June 14, 2011
By Sabrina Lawrence-Gomez
Today we traveled from Middle Ranch to the City of Avalon to take part in the Naturalist training given by Frank Hein, the Manager of Education for Catalina Island Conservancy. Frank gave a lecture on the natural history of the island including its formation. The island was formed when the Farallon oceanic plate subducted under the North American continental plate at a shallow angle, forcing crust to scrape off, creating the Sierra Nevada and the Channel Islands. Catalina then rose up out of the ocean about 5 million years ago. Because of its unique tectonic history, the island is composed of metamorphic and igneous rocks that can normally only be found beneath the surface of the ocean. Additionally, Catalina’s ecosystem is so unique because it has never been connected to the mainland continental crust; all of the plant and animal life here has had to cross 20 miles across the Pacific from the mainland. Some species did this on their own, native species, while some species were brought by humans, introduced species.
Frank talked about many of the introduced species on Catalina, including the American bison and the now eradicated feral goats and pigs. The management of the bison on Catalina is a great example of the Conservancy’s ingenuity in balancing the interests of the ecosystem and the community. The bison are a tourist attraction and an adored member of the community (they aren’t used in the bison burgers that star in many local menus!) however they are not adapted to living on an island where there isn’t enough food to support a large herd. As a result Catalina bison are not as robust as those in their native Great Plains grasslands, not to mention they place grazing pressure on the island plants. In order to solve this problem, the Conservancy conducted a study and determined the optimum herd size to be between 150-200 individuals then transferred nearly 300 individuals to the Rosebud Lakota Reservation and the Dakotas to meet that quota. To maintain that low population the Conservancy placed the female bison on birth control (using a projectile syringe to administer injections!) in order to reduce the population of the herd and reduce the pressure that yearly child rearing places on the females.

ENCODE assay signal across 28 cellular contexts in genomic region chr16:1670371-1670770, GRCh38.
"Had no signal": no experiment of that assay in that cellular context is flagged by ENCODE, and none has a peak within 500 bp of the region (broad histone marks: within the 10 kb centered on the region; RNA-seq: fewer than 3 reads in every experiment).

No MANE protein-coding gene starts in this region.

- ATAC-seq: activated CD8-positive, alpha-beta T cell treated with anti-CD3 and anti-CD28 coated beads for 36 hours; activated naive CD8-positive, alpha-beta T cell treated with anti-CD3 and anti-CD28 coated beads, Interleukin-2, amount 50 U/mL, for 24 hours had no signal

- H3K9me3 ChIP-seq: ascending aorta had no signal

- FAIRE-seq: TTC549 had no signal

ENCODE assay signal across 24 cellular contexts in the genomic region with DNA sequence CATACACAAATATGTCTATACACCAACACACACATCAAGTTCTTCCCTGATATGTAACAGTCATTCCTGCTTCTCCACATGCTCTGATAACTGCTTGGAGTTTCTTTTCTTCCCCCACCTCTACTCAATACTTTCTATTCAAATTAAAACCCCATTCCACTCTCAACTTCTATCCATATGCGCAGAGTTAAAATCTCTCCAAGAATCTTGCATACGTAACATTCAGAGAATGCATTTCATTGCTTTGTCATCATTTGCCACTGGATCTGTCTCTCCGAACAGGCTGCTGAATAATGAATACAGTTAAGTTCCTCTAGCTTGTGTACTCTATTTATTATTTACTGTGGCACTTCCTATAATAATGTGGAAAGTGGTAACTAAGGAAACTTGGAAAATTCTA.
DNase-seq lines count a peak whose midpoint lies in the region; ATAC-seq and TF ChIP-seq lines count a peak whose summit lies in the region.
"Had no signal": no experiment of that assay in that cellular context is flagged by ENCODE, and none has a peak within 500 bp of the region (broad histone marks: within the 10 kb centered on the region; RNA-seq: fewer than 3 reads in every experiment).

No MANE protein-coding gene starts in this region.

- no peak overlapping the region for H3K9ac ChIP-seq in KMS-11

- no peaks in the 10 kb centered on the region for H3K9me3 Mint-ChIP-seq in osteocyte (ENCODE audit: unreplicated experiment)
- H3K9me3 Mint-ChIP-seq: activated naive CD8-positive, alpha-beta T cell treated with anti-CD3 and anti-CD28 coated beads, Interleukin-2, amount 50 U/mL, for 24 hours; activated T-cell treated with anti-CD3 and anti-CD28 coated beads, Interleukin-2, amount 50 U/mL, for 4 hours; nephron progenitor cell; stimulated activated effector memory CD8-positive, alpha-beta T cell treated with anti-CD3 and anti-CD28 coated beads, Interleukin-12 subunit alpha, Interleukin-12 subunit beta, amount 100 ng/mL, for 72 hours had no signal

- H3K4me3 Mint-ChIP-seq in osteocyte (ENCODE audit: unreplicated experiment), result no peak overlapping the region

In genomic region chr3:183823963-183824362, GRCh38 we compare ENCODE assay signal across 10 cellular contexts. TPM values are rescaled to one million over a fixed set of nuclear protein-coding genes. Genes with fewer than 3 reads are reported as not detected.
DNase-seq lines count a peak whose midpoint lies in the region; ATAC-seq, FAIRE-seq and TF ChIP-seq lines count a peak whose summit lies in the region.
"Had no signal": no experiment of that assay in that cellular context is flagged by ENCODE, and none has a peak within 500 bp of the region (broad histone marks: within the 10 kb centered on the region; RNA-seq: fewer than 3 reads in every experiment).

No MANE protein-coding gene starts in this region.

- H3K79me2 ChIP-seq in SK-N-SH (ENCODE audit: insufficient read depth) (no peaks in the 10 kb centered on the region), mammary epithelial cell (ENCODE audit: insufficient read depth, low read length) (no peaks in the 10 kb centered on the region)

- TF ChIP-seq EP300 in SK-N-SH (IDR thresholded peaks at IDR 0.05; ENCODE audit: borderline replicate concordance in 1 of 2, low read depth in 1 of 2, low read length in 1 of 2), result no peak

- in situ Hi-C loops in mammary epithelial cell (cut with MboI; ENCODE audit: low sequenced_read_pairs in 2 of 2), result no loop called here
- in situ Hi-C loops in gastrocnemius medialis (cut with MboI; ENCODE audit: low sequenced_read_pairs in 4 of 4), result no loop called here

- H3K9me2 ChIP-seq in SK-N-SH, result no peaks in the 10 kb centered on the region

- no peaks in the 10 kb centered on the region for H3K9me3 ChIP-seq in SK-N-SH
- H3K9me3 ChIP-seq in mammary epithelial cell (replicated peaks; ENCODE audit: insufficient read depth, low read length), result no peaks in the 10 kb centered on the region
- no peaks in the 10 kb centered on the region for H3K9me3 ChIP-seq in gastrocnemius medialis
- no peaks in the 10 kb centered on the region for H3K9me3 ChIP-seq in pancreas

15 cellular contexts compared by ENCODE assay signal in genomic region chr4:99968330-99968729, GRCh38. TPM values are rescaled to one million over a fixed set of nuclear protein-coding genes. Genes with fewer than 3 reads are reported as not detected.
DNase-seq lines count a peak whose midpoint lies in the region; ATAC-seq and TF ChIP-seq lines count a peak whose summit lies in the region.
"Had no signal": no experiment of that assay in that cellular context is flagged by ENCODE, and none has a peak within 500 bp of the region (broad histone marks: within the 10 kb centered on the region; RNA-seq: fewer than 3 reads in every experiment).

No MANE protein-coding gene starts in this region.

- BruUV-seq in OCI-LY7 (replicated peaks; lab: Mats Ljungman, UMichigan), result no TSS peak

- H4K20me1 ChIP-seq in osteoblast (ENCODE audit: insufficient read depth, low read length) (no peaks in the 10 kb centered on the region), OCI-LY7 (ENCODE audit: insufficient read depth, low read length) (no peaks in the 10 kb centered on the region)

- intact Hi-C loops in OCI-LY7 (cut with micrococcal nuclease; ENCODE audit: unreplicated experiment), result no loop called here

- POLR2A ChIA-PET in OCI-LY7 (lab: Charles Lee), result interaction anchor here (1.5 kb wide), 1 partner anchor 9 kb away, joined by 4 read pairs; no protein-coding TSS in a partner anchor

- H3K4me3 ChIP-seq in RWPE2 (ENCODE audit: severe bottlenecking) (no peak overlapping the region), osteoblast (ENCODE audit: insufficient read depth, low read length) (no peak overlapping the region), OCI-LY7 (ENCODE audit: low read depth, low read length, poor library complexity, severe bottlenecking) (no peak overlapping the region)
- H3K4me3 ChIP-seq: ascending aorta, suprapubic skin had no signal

This program has been very successful and a supported by the community, unlike the program that eradicated the feral goats and pigs of the island. A large part of the tension between the locals and the Conservancy is due to the removal all of these small game animals (except for one lone pig affectionately named Ninja Pig) from the island. Hunting goats and pigs provided a source of food and recreation for many on the island but these grazers were extremely detrimental to the ecosystem, encouraging erosion and preventing many plants from reaching maturation. Since these animals have been removed erosion has decreased and many native plants have bounced back, but there is now a distrust of the motives of the Conservancy. Frank mentioned how the Conservancy acts as a fulcrum, balancing public interests with its mission, to be a responsible steward of its lands. This is clearly a difficult balance to strike and there is much to be learned from the successes and flaws of these conservation efforts.
After the lecture, we explored the Conservancy’s Nature Center. Although this wasn’t my first trip to Avalon, it was my first visit to the Nature Center. At the front desk we saw the Eagle Cam! Eagle Cam is a live camera that films three bald eagle nests 24/7, two of which are on Catalina, as a part of the Bald Eagle Restoration Project. With the help of the Conservancy, the U.S. Fish and Wildlife Service, the Institute for Wildlife Studies, and the California Department of Fish and Game initiated a program to reintroduce bald eagles to Catalina in 1980. In 2007, two bald eagles hatched on the island, the first two to do so in almost half a century! The Conservancy has had great success with the program, and has set the bar for endangered species restoration programs.
Our next activity was an interpretive hike, a guided hike focused on natural and cultural history, behind the Wrigley Memorial up to the ridge divide road, led by Frank. We learned some new plant species and practiced our identification skills along the way. Some of the species we identified included: the Catalina endemic St. Catherine’s lace, sow thistle, laurel sumac, scrub oak, cucumber vine, the invasive genista, white and black sage, and the native sticky monkey flower. Creating and leading an interpretive hike is one of our main goals for this internship, and the hike with Frank provided a great example of one. Hopefully, we can incorporate all that we’ve learned today into our trail!